Experimenting with anything Alfred Hitchock-related can be a tricky task. Consider, for example, Gus Van Sant’s curious (and that’s being kind) decision to remake, shot-by-shot, the flawless Psycho. But the challenge clearly didn’t deter director Sacha Gervasi, who is hitherto best known for his quirky documentary, Anvil! The Story of Anvil, which many thought was a spoof. But now as with back then, Gervasi isn’t fooling around.
Based on Stephen Rebello’s book Alfred Hitchcock And The Making Of ‘Psycho,‘ Gervasi’s movie is about how Hitch (Anthony Hopkins) took a personal risk by funding the classic 1960 horror film, mortgaging the home he shares with his wife Alma (Helen Mirren) to raise the funds. Scarlett Johansson and James D’Arcy play the roles originally portrayed by Janet Leigh and Anthony Perkins. But Gervasi can’t resist the sub-plot of having the legendary director worried about his wife falling for the flirtatious writer Whitfield Cook (Danny Huston), who wants her to collaborate in some less appropriate ways.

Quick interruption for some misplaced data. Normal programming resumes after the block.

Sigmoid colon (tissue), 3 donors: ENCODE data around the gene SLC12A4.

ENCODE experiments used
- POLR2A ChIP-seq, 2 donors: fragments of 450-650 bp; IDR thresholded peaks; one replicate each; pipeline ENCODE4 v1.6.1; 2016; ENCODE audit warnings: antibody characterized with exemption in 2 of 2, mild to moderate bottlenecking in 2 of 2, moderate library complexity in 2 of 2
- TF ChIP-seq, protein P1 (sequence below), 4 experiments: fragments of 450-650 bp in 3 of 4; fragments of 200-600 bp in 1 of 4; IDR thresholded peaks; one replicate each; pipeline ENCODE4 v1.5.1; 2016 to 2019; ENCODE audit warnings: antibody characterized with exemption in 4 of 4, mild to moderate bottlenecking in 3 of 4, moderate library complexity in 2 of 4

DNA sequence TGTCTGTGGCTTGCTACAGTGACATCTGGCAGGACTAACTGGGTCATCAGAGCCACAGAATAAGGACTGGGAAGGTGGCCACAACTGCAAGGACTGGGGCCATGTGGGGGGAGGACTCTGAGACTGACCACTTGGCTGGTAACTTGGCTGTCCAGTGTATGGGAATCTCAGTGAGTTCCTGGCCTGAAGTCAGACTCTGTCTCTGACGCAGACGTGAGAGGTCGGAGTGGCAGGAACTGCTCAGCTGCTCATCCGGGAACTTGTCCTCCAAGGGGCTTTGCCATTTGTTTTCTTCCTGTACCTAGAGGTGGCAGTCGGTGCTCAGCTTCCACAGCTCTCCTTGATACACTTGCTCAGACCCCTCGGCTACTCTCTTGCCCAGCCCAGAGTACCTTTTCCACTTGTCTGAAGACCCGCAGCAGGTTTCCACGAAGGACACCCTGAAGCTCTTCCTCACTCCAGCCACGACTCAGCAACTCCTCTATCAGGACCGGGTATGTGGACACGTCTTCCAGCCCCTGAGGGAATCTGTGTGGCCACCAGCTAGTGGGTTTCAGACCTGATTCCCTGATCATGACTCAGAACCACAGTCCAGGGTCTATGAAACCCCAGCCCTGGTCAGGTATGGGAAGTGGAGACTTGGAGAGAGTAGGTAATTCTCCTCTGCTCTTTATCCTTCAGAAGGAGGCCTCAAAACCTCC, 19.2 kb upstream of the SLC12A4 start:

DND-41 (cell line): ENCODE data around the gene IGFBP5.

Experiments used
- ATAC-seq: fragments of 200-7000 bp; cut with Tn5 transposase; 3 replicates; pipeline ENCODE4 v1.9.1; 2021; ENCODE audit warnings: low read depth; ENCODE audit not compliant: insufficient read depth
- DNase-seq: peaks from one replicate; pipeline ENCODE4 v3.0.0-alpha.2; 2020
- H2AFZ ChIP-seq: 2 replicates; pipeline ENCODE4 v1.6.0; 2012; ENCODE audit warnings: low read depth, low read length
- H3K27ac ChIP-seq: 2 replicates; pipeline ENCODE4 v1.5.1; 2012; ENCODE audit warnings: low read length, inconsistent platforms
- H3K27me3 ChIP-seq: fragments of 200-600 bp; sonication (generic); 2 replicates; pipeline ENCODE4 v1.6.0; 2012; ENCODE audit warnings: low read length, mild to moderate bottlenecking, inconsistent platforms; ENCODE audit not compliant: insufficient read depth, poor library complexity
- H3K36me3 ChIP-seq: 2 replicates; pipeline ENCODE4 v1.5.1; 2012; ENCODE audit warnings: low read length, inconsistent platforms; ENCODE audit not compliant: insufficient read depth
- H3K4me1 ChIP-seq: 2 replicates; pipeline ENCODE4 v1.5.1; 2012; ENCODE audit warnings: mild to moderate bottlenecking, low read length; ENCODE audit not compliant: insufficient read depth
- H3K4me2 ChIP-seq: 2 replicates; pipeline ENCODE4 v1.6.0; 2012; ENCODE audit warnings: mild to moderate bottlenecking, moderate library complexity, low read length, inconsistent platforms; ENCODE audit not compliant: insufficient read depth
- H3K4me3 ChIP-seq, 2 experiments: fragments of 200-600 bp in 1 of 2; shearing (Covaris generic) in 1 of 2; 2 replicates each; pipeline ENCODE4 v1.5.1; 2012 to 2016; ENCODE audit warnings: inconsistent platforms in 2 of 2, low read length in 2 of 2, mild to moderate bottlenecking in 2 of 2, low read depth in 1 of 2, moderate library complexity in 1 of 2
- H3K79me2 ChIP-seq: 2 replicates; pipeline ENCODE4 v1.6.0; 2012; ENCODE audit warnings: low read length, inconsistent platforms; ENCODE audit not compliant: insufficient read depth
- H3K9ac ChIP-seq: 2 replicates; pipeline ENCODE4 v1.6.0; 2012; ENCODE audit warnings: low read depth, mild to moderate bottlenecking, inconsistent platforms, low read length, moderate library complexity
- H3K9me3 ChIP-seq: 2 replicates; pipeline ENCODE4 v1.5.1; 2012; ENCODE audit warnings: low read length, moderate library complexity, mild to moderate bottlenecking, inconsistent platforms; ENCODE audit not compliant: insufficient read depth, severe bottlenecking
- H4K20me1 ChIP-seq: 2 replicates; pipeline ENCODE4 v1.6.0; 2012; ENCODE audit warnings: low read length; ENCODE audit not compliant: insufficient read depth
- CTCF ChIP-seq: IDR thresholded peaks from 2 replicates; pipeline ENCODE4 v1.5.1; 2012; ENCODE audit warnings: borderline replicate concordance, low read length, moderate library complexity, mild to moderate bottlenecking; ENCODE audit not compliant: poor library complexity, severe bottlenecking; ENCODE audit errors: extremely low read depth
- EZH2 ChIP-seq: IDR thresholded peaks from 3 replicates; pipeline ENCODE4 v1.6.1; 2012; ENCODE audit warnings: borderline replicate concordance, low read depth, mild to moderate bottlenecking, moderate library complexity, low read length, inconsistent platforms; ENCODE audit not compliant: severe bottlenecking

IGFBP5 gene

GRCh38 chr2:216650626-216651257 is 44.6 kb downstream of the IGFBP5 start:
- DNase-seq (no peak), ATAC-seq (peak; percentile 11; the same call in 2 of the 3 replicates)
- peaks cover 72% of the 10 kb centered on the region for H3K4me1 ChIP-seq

The standout reasons to see Hitchcock seem to be the performances of Hopkins and Mirren, although the movie itself gets a more lukewarm welcome. The Hollywood Reporter is happy enough, noting that “Hitchcock might be a work of fantasy and speculation as much as it is history and biography, but as an interpretation of a major talent’s inner life and imagination, it’s undeniably lively and provocative.” But Variety (“Hitchcock offers almost zero insight into the peculiar workings of creative genius, or into the rich, taboo-shattering legacy of the film whose making it documents”) and Screen International (“Director Sacha Gervasi’s feature debut wobbles badly when it tries to investigate Hitchcock’s psyche, coming up with only simplistic explanations for his creative drive and darker impulses”) are less impressed, presumably preferring it if we sought out the original instead.
NewsFeed’s Flicks Pick: Plenty of promising post-Thanksgiving offerings and each have their merits, though Silver Linings Playbook just about gets the nod over Life of Pi, which also seems to be worth a watch.